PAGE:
Black Lives Matter In Bristol

Alex Lloyd Gross- Photo- Delaware Valley Bristol Borough Sgt.Joe Moors fist bumps Morris Derry

by Alex Lloyd Gross

Alex Lloyd Gross Photo- Local Reps Tina Davis and John Galloway attend the rally

An estimated 3000 people marched in Bristol Borough Bucks County, to protest the death of George Floyd at the hands of Minneapolis Police.  This demonstration was a part of many different demonstrations that took place in the region, including a very large one at the steps of the Art Museum.  Organizers for the rally in the borough assured police that this would be non violent.  They were correct.

As police and  public safety  personnel provided traffic control,  this was to insure that no cars came in contact with the march.  Protesters peacefully marched, some , holding signs in support of George Floyd and against racism.  There were chants of “I Can’t Breathe” and “Black Lives Matter”,  while people marched.  The march originated at the train station and ended at the waterfront , by the Harriet Tubman statue.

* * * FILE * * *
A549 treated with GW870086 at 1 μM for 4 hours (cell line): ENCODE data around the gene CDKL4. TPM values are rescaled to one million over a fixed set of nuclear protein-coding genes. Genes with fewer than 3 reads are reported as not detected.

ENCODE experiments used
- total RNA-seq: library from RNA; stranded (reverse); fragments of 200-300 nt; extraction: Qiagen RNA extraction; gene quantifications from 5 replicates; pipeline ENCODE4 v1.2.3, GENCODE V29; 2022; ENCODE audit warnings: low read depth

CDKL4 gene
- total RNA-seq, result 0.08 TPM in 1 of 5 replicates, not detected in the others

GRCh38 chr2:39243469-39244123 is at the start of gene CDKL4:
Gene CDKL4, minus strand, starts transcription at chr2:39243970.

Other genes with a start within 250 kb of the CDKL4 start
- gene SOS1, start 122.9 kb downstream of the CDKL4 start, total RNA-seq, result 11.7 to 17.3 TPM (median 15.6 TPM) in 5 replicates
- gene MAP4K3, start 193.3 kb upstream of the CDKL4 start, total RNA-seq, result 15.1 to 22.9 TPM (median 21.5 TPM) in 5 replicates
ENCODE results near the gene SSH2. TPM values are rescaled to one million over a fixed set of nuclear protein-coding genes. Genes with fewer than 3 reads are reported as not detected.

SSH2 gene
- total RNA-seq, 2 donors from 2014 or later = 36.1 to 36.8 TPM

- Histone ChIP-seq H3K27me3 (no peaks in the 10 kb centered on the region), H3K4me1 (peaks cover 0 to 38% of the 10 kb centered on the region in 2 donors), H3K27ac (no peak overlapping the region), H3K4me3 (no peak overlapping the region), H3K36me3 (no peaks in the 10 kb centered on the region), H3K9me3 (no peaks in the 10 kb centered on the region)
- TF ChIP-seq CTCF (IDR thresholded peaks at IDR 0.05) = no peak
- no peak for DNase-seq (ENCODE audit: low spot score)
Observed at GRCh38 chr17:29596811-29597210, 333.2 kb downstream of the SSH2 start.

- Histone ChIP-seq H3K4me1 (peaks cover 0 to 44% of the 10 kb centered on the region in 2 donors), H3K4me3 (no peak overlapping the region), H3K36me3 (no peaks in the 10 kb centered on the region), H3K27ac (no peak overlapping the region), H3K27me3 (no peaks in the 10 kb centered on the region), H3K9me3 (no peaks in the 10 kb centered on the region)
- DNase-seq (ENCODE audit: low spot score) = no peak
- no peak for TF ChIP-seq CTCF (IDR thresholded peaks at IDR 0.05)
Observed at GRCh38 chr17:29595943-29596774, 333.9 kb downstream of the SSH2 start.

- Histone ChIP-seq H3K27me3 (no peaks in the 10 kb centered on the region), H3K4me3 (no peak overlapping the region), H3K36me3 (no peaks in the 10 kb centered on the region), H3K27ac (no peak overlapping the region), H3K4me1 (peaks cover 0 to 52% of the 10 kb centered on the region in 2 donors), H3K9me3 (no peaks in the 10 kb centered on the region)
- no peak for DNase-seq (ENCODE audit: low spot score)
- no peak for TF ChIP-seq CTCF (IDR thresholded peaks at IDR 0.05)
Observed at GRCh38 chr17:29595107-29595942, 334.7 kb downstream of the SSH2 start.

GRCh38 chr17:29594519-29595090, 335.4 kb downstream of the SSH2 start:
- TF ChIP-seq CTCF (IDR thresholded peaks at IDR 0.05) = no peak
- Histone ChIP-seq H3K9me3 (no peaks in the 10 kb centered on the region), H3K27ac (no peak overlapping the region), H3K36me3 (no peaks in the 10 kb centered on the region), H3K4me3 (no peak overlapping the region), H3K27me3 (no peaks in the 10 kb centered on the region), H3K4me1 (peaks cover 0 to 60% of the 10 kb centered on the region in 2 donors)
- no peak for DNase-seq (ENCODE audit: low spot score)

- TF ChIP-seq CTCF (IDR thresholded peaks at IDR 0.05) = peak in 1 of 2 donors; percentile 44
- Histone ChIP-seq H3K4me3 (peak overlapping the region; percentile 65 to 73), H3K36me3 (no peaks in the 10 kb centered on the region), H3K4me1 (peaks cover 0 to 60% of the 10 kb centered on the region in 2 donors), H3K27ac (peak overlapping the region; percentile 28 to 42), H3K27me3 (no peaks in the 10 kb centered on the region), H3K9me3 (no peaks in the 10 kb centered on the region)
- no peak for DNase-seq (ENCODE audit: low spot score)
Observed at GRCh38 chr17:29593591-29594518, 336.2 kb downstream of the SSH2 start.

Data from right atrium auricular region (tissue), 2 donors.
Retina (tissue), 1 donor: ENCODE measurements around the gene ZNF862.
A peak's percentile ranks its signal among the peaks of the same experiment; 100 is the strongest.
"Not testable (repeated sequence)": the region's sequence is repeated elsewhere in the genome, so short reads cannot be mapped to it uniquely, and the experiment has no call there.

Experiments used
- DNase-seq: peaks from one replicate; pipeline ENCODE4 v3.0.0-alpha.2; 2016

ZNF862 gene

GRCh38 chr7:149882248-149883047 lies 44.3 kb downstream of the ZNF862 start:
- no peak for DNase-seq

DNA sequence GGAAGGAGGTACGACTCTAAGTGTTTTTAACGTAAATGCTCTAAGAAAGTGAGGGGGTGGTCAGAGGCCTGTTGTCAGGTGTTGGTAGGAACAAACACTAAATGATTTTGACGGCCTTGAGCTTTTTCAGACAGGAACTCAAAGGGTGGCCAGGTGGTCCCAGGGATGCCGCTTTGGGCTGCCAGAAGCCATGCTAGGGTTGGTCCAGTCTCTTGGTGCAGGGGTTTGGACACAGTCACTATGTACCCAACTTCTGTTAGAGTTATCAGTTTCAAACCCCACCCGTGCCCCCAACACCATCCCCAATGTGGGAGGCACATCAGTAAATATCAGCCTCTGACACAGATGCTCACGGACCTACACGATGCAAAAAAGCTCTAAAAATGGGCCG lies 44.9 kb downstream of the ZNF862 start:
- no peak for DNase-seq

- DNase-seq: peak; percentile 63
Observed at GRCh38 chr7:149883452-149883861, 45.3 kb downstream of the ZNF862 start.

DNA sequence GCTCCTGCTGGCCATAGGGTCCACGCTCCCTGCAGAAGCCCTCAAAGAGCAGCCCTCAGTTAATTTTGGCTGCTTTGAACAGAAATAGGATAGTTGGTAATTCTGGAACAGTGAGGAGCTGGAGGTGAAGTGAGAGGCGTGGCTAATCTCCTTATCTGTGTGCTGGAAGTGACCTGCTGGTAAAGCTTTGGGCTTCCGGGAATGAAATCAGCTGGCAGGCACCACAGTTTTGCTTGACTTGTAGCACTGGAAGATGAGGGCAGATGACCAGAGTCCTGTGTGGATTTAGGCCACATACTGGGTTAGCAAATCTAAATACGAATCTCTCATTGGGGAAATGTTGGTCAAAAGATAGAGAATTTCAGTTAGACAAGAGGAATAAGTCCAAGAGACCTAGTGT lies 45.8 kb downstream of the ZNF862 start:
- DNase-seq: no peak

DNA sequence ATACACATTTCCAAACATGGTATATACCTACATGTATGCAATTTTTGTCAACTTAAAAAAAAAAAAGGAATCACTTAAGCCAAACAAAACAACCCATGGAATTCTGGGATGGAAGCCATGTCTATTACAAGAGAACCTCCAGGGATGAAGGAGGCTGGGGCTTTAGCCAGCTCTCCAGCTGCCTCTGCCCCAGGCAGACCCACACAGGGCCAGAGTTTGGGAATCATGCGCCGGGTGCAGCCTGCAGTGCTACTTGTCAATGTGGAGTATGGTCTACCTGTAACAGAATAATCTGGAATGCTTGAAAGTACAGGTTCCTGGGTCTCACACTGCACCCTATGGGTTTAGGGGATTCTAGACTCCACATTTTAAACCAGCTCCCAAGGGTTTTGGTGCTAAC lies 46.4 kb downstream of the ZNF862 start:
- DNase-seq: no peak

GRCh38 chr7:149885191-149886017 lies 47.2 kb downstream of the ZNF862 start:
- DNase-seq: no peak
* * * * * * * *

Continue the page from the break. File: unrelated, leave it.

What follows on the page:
Not every person that marched  started at the station.Many waited along the residential streets  near Buckley Street and joined in the march from their front porch. As the march got to it’s conclusion,  there were a few people giving speeches. Those doing the talking were educating the crowd, not riling them up. “When I was a child, I had to mow the grass. my daddy told me to cut it low. and I did. Every time I cut the grass, I had to cut it low. One day, I asked my daddy, why do I have to cut the grass low. he told me to see where the snakes were. That is what I am telling you , mow the grass and cut it low,” said  John Jordan. He grew up in Birmingham Alabama, but now calls Bristol his home.

When Morris Derry took the microphone, he asked the crowd to take a knee. They did.  When he asked the police to do the same, and Boro Sgt. Joseph Moors dropped to one knee and fist bumped Derry.That act pleased the crowd.  By 1:00 PM, the crowd was starting to disperse. There was no looting, no rioting,   There was dancing competitions in the parking lot. There were many people  who stopped to chat  at many different water stations , where free water and snacks were supplied.  The protest was about change. You don’t change things by doing nothing. That is why right next to a food station was a table where people could register to vote.

Alex Lloyd Gross Photo- Delaware Valley

Many shops on Mill Street  were open and enjoying a brisk business.  Just one of the shops on the block  was boarded up. The entire protest was finished and the streets were open  in about three hours.